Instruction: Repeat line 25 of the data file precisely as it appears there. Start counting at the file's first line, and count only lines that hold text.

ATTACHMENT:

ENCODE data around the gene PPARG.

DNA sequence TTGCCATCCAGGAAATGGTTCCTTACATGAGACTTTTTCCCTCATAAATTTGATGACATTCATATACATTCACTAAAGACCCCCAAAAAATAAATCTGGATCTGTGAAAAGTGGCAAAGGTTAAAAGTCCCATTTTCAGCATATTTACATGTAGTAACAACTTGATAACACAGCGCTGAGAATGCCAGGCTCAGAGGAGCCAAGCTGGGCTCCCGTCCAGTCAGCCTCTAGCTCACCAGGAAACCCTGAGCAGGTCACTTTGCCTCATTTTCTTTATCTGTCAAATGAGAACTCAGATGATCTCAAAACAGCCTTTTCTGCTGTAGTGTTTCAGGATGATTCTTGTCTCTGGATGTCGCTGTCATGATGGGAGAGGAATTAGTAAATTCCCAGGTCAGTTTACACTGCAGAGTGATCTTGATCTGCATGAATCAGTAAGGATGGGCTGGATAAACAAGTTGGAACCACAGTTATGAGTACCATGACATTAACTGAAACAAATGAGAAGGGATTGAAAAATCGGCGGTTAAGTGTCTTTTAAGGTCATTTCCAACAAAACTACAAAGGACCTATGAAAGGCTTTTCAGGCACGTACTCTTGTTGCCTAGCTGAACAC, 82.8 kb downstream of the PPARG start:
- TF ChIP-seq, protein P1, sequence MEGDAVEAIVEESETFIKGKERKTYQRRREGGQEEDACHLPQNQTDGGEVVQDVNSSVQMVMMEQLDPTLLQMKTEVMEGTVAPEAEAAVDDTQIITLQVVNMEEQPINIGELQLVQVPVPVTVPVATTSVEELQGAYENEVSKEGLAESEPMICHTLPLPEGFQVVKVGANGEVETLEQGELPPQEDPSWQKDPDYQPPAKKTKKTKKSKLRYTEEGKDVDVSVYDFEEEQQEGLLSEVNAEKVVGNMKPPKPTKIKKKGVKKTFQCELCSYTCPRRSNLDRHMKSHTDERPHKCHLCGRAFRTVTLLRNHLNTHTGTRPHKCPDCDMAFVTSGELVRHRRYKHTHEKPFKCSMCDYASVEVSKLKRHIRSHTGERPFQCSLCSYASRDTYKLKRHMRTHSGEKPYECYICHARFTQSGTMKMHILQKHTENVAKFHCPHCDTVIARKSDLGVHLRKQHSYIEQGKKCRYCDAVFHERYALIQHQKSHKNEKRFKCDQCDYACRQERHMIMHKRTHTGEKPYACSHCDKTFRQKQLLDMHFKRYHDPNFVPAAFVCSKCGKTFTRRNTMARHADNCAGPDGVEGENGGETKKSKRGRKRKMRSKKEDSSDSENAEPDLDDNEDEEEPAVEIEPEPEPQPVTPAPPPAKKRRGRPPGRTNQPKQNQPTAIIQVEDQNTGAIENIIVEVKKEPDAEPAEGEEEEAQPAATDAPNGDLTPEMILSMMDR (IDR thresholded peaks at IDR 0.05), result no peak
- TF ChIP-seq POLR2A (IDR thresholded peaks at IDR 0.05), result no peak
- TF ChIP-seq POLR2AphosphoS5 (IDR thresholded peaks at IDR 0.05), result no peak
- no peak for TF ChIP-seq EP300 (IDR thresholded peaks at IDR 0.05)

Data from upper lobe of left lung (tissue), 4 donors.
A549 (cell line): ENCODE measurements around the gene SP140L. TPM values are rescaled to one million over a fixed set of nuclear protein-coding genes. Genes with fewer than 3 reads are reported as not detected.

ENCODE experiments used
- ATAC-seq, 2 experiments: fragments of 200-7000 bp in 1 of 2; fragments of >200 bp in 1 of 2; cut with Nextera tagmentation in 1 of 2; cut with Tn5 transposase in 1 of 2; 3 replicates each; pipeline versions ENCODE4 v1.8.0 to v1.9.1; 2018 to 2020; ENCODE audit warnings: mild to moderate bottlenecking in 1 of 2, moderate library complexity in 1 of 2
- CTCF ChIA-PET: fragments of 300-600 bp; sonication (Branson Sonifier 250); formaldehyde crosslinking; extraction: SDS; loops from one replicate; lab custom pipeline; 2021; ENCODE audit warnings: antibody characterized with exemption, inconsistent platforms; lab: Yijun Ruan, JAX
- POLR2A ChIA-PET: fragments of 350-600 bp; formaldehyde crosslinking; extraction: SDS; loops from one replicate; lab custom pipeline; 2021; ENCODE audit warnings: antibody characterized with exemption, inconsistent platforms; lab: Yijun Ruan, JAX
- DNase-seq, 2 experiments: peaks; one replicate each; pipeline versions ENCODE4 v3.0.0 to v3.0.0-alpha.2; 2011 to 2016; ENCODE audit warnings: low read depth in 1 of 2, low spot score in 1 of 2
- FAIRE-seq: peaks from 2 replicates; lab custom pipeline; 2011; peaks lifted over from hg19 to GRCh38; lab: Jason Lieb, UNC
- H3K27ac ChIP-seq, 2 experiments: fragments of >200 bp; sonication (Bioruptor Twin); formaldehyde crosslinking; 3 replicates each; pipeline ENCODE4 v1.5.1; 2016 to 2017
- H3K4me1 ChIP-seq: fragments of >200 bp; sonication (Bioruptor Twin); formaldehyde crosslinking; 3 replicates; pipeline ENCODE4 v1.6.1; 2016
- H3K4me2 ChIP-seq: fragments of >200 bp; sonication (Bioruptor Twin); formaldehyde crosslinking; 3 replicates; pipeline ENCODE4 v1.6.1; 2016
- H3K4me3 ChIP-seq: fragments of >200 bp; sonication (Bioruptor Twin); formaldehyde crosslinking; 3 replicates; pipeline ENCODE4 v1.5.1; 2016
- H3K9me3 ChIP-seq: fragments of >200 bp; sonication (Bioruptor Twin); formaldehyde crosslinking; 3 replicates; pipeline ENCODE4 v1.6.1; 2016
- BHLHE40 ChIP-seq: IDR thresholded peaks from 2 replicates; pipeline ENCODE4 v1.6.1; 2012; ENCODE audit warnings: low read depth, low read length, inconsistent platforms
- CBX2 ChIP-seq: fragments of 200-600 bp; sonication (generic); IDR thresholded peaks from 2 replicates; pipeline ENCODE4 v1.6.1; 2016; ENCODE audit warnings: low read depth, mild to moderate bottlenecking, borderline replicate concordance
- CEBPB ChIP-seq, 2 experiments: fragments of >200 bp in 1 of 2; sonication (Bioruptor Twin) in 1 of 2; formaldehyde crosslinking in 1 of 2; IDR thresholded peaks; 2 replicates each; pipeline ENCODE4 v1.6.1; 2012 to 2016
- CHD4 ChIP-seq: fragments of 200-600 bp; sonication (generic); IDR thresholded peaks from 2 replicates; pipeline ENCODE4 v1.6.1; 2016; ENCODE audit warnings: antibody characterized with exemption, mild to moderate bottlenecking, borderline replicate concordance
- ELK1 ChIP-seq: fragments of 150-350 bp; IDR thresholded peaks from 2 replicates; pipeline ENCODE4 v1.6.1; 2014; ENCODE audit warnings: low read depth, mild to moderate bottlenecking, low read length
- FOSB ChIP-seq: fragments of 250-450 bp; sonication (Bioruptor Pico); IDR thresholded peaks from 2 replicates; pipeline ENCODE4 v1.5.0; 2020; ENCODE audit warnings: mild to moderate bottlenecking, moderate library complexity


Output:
- FOSB ChIP-seq: fragments of 250-450 bp; sonication (Bioruptor Pico); IDR thresholded peaks from 2 replicates; pipeline ENCODE4 v1.5.0; 2020; ENCODE audit warnings: mild to moderate bottlenecking, moderate library complexity